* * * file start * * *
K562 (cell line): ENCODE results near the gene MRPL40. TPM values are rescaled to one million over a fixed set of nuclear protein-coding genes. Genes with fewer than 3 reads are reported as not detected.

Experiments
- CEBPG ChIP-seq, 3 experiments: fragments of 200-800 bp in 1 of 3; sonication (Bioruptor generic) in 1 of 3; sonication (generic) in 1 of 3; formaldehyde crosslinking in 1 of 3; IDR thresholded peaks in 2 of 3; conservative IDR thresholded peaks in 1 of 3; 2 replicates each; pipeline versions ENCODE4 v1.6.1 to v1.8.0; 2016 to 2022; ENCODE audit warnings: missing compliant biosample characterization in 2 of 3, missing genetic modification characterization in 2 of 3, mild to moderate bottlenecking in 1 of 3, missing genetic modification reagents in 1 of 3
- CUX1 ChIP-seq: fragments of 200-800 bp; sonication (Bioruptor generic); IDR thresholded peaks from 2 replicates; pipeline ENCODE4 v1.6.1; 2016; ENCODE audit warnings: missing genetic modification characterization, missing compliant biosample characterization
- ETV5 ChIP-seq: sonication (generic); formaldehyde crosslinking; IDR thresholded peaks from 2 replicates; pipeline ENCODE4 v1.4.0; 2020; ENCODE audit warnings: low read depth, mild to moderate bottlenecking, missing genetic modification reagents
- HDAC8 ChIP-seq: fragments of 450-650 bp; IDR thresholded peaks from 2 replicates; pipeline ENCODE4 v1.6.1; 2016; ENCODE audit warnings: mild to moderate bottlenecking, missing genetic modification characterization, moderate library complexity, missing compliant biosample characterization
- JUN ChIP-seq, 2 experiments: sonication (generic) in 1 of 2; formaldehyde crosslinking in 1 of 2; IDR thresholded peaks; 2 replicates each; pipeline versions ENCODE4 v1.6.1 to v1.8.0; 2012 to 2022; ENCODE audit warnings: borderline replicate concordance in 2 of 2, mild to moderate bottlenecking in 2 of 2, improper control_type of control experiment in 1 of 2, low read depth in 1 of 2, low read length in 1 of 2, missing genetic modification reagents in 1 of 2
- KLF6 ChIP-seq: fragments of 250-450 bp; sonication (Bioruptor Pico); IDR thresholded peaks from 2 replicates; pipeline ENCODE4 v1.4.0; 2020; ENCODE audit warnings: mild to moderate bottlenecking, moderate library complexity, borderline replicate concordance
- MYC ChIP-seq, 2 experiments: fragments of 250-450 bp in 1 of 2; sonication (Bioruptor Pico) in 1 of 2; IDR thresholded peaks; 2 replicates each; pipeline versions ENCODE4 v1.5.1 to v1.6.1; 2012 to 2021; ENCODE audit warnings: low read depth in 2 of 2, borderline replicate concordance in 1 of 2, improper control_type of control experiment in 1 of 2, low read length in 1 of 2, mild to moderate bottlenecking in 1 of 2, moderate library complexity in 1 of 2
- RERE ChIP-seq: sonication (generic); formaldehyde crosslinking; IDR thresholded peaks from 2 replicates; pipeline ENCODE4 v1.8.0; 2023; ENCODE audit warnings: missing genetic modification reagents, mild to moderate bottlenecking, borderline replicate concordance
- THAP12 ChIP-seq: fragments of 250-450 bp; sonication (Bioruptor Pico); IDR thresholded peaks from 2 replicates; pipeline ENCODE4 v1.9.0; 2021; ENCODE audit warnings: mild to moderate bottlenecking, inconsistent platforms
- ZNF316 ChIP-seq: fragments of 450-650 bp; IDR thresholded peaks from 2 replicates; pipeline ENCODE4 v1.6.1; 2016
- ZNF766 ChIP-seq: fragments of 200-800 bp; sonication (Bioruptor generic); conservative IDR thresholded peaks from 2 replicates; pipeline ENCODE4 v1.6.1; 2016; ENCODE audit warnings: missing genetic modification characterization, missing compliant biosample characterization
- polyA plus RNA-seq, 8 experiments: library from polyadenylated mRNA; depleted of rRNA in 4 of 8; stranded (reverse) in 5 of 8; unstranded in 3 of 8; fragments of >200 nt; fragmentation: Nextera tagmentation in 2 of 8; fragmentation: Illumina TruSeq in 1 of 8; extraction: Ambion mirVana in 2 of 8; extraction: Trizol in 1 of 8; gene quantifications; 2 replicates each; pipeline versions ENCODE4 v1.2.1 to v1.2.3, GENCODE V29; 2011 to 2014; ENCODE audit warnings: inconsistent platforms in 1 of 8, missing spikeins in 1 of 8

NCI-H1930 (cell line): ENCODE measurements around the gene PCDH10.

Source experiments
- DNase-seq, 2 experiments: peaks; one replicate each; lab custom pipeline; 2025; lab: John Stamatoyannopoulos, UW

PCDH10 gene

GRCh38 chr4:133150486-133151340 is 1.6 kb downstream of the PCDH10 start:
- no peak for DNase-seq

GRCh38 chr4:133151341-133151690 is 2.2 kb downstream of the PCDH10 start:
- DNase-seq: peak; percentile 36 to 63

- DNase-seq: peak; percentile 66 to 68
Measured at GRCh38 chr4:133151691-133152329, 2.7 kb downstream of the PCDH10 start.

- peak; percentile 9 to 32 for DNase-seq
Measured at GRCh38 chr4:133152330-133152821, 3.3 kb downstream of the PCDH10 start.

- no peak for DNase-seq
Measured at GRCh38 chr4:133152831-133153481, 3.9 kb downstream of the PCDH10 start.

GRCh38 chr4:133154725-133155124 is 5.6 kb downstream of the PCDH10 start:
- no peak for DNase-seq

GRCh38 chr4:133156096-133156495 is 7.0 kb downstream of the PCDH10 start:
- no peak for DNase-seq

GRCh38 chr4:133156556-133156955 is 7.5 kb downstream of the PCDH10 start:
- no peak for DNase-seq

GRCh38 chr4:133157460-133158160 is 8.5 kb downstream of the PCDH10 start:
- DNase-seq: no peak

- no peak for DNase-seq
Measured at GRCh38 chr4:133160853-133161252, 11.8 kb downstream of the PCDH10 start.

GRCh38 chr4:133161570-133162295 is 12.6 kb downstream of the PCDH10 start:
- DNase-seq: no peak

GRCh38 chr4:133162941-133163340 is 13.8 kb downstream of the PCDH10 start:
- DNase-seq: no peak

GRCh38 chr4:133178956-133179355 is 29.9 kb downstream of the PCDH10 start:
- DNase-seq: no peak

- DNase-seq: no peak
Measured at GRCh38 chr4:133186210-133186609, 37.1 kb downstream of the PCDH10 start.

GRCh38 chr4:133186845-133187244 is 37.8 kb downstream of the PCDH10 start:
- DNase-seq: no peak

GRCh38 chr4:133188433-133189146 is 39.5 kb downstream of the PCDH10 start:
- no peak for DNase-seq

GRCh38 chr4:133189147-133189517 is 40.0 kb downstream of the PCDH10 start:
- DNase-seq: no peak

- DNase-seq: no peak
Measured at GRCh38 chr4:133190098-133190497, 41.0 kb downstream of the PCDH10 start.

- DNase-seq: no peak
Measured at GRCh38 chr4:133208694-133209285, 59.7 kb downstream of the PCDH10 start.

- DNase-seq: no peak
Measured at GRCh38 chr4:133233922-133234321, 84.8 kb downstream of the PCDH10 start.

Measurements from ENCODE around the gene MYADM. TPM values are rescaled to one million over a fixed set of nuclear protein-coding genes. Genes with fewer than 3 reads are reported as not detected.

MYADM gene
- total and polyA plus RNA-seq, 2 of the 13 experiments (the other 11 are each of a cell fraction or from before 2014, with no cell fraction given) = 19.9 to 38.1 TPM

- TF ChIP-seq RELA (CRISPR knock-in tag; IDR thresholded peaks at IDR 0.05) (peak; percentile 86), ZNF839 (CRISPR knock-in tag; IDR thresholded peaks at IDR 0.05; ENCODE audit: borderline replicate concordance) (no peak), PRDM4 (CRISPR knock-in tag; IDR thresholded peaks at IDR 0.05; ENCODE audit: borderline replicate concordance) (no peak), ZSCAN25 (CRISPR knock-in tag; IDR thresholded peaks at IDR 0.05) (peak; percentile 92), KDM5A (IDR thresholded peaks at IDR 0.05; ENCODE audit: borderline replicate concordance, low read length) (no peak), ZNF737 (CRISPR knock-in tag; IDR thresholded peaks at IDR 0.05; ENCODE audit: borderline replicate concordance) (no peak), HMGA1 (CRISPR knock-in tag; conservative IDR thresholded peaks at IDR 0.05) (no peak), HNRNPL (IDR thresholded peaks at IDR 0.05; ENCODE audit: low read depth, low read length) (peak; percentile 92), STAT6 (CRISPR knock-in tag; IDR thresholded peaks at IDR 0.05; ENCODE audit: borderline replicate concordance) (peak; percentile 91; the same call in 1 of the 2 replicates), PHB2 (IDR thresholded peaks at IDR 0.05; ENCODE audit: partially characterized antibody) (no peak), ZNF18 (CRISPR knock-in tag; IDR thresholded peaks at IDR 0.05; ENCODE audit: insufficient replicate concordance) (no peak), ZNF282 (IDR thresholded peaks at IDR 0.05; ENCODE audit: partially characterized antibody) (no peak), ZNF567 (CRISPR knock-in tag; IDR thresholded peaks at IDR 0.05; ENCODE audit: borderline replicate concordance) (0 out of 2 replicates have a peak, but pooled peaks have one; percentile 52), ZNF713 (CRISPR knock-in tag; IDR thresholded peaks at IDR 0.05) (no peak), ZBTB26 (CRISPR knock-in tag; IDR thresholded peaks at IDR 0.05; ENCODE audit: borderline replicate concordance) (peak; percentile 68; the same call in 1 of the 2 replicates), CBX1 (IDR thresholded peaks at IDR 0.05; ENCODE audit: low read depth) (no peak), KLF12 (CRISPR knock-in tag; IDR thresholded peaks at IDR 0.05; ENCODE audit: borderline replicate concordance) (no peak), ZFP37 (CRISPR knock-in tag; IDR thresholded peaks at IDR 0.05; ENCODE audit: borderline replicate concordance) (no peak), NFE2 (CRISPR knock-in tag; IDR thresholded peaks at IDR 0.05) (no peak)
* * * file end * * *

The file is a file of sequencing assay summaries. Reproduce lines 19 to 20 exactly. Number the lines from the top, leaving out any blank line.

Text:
GRCh38 chr4:133150486-133151340 is 1.6 kb downstream of the PCDH10 start:
- no peak for DNase-seq